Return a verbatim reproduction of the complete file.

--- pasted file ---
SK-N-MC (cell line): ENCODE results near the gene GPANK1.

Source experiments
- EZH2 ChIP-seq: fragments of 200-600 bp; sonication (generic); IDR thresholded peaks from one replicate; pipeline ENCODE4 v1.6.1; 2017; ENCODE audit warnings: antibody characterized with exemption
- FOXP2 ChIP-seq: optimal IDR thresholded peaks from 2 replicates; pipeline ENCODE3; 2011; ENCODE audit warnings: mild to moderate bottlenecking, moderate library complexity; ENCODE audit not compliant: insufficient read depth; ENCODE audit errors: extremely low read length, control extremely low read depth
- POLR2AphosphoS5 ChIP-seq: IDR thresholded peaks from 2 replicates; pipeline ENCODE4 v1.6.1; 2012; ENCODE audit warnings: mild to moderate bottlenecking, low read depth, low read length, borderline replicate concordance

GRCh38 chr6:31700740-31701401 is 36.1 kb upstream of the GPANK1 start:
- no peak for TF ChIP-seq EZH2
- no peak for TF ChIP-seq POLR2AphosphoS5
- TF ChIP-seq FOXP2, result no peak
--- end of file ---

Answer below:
SK-N-MC (cell line): ENCODE results near the gene GPANK1.

Source experiments
- EZH2 ChIP-seq: fragments of 200-600 bp; sonication (generic); IDR thresholded peaks from one replicate; pipeline ENCODE4 v1.6.1; 2017; ENCODE audit warnings: antibody characterized with exemption
- FOXP2 ChIP-seq: optimal IDR thresholded peaks from 2 replicates; pipeline ENCODE3; 2011; ENCODE audit warnings: mild to moderate bottlenecking, moderate library complexity; ENCODE audit not compliant: insufficient read depth; ENCODE audit errors: extremely low read length, control extremely low read depth
- POLR2AphosphoS5 ChIP-seq: IDR thresholded peaks from 2 replicates; pipeline ENCODE4 v1.6.1; 2012; ENCODE audit warnings: mild to moderate bottlenecking, low read depth, low read length, borderline replicate concordance

GRCh38 chr6:31700740-31701401 is 36.1 kb upstream of the GPANK1 start:
- no peak for TF ChIP-seq EZH2
- no peak for TF ChIP-seq POLR2AphosphoS5
- TF ChIP-seq FOXP2, result no peak